Gamedev Tip #1 : Fix the Leaks


This is the first of a series of short articles I plan to post here. The posts will come in the form of tips (or reminders) intended for game developers. These tips will hopefully help the reader avoid common frustrating situations when developing a game.

Let’s start with one that haunts me for years!

Graphics context state leaking will make a project very hard to maintain. So find a way to eliminate the leaks at the beginning, when you initially design your engine.

At first this might seem like overengineering, since your first few lines of rendering code will go smoothly without leak management. But during the project’s lifetime there will be lots of things to add and remove here and there. Every time you try to add a new feature in graphics, you are going to break something else. And then the nightmare starts … or the detective story if you will 🙂 Try to solve the mystery of a lost state in a couple of thousands lines of code

Possible solutions:

  • Create a function SetDefaultGraphicsState() and call it whenever you enter a new function that draws something and/or
  • Create a couple of Save/LoadGraphicsState() functions

These should be enough to guarantee a consistent state in your rendering context. You could also design these functions to be smart and check if it’s needed or not to do an API call. For example if they need to disable blending, they could first check if blending was already disabled and if it was, avoid the function call.

But I suspect a good driver might also do this check before communicating with the graphics hardware anyway.

3 thoughts on “Gamedev Tip #1 : Fix the Leaks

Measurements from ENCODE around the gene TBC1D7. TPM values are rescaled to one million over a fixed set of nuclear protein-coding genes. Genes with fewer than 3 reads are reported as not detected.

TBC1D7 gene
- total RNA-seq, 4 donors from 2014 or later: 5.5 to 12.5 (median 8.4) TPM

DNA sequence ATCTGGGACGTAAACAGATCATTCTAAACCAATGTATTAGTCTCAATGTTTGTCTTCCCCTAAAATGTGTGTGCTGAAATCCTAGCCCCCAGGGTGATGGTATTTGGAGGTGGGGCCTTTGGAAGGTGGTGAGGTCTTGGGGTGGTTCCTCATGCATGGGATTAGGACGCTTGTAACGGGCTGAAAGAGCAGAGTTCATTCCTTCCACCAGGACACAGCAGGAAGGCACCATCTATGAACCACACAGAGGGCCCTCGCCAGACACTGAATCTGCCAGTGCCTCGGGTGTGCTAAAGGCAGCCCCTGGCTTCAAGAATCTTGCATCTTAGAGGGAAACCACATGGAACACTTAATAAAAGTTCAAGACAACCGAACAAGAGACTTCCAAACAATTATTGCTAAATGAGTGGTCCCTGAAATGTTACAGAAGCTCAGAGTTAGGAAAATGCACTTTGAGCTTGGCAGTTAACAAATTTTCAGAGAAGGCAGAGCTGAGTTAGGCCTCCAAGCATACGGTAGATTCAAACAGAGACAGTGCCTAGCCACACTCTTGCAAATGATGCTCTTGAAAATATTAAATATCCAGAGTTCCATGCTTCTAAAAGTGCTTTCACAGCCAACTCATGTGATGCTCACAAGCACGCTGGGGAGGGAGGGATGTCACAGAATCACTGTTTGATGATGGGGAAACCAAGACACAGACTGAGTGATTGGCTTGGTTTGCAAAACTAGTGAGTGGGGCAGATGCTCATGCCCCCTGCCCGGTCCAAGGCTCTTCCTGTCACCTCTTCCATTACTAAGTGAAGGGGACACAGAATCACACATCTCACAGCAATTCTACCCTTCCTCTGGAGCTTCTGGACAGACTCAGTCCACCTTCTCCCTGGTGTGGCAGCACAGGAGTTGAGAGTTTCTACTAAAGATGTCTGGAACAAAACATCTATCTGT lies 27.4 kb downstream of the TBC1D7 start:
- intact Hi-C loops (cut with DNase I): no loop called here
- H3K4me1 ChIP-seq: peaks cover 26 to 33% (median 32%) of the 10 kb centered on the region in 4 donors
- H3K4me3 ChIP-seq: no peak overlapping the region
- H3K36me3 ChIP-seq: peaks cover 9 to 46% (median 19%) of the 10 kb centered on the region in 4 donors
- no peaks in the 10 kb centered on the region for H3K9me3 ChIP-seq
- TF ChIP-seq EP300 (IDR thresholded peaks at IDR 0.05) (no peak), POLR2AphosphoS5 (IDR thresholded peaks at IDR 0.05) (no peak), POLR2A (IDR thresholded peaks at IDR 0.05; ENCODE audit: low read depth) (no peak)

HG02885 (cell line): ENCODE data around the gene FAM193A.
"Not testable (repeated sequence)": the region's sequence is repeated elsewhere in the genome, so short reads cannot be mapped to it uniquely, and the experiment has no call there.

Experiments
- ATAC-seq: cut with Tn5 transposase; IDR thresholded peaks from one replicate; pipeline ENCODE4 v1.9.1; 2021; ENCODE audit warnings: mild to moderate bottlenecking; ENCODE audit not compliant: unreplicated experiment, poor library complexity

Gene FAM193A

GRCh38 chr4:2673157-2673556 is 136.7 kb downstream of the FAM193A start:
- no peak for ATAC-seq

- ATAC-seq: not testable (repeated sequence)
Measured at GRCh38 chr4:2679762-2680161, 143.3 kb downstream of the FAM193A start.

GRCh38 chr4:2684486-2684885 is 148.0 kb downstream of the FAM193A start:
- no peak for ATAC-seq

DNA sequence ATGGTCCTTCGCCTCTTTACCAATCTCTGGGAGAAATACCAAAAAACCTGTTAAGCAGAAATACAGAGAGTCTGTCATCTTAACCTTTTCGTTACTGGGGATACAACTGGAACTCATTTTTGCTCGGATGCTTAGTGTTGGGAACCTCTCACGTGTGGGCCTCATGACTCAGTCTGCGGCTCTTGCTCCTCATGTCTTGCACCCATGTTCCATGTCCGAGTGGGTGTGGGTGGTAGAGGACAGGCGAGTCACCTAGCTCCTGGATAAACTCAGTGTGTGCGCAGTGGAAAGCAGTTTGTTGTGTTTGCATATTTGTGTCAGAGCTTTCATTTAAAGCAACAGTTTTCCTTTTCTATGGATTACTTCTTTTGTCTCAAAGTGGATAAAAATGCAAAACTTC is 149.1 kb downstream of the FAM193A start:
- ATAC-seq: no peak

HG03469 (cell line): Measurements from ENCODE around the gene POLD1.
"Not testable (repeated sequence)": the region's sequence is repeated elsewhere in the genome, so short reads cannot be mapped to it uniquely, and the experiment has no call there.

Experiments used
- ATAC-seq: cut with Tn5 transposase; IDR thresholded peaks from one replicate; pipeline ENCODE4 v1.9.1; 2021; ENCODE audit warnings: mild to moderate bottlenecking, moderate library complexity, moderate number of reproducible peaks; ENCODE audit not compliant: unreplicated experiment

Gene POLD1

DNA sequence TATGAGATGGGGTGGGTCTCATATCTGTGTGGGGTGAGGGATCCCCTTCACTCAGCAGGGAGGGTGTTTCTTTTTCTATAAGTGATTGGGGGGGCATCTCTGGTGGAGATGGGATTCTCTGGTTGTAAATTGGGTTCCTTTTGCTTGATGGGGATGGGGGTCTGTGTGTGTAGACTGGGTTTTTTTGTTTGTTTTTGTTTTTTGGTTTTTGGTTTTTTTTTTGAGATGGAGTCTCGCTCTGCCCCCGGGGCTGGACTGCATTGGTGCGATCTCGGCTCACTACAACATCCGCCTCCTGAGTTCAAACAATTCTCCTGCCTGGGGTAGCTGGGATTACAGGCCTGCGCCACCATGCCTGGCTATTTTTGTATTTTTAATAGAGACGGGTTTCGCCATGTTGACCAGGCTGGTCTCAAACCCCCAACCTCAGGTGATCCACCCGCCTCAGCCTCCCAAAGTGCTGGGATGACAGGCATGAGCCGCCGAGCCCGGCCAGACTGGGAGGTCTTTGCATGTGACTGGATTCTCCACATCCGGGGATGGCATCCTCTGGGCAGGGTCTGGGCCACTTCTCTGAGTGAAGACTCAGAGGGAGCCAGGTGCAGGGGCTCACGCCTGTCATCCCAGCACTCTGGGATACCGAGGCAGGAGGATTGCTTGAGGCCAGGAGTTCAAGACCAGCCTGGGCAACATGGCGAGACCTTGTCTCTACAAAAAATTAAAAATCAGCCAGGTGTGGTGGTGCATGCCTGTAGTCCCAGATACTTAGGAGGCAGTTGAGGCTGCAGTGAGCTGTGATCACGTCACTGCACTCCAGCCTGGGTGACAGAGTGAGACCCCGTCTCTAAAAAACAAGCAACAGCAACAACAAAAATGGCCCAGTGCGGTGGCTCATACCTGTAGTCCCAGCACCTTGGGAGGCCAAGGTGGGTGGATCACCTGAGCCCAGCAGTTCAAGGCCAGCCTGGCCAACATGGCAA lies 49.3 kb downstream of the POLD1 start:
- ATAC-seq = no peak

1. SetDefaultGraphicsState will work if you only intend to go through your 3D engine to draw anything, but will not help in integrating it with other code that might use OpenGL directly.

    I’m leaning towards the lightweight framework approach for my latest 3D engine designs, which means that rendering doesn’t neceserily always go through my library, so my functions must take care to leave OpenGL state the way they found it.

    The second idea of save/load states is much better, but it’s not general enough. For instance it won’t work with nested calls to your drawing functions.

    I think that the best way to handle the issue of state creep is to have a state stack, which fortunately is already provided by OpenGL.

    Before changing any state just call glPushAttrib which can be instructed to push only the relevant state attributes through a set of bitflags so it won’t have to spend time to push everything if you’re not going to change it, then at the end just call glPopAttrib.

    Random example from my recent 3d engine… texture::set_filter changes texture filtering for the OpenGL texture corresponding to that instance of my optional texture class. To do that, it needs to bind the OpenGL texture to make changes to it, however it’s not intended that this should affect the current texture. so it does:

    glBindTexture(textype, tid);
    glTexParameteri(textype, GL_TEXTURE_MIN_FILTER, min);
    glTexParameteri(textype, GL_TEXTURE_MAG_FILTER, mag);

    Similarly my post-effect overlay function changes a lot of stuff like the current projection and modelview matrices in order to show a fullscreen quad, disables lighting, makes sure we’re not drawing polygons in wireframe mode, enables blending and so on… so it first does:


    and when it’s finished it just calls glPopAttrib() and everything is back to normal.

  2. Good to know 🙂 OpenGL rocks (I have to study the API better sometime).

    Also I think there is some state management functionality in DirectX too, but not a state stack though. I think directx provides state buffers that reside in video memory and can be enabled with a single call.

    Edit: Was that the mythical Overlay function from 3dengfx? I still use a mutation of this function in conspiracies 2 🙂

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